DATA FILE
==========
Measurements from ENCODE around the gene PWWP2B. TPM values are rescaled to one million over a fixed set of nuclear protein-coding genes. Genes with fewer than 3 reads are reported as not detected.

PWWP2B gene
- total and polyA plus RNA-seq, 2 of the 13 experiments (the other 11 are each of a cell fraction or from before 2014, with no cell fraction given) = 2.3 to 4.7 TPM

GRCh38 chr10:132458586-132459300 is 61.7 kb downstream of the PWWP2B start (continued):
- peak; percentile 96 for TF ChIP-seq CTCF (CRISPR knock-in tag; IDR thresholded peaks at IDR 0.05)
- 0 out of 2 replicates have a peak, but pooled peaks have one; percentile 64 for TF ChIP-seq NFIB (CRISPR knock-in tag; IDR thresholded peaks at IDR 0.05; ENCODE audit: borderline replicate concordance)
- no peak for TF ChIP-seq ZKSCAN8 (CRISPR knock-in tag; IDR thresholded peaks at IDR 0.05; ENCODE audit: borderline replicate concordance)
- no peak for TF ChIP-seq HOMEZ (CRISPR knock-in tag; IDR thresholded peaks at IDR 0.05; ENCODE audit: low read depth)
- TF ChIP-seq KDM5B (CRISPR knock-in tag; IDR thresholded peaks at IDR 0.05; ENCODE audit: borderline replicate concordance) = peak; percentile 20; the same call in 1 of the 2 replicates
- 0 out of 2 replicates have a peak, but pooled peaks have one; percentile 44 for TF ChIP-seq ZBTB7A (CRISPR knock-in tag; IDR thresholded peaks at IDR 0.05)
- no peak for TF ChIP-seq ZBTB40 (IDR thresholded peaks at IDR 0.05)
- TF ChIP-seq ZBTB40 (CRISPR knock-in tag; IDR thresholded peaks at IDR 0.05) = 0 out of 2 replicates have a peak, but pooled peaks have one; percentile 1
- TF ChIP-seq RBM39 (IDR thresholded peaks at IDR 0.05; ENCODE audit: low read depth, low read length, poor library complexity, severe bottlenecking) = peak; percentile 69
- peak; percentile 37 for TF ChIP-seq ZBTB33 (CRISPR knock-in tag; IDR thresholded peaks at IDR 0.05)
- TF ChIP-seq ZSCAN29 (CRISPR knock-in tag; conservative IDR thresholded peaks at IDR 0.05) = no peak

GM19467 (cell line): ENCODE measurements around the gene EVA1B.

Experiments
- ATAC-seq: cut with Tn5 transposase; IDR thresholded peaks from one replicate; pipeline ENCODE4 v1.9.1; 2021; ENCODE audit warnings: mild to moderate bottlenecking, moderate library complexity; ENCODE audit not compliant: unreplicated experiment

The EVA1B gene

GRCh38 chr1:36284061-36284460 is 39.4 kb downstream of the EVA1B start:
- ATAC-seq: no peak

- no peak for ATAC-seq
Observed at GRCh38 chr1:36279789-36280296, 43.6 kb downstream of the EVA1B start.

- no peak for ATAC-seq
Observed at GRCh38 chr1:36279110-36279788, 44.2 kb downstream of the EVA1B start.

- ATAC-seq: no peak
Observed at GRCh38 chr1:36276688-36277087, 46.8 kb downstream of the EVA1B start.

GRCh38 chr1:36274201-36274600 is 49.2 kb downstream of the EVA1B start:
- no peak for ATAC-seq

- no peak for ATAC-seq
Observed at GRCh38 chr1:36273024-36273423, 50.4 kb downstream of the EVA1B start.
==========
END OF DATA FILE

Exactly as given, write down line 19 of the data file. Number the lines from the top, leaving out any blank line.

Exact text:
The EVA1B gene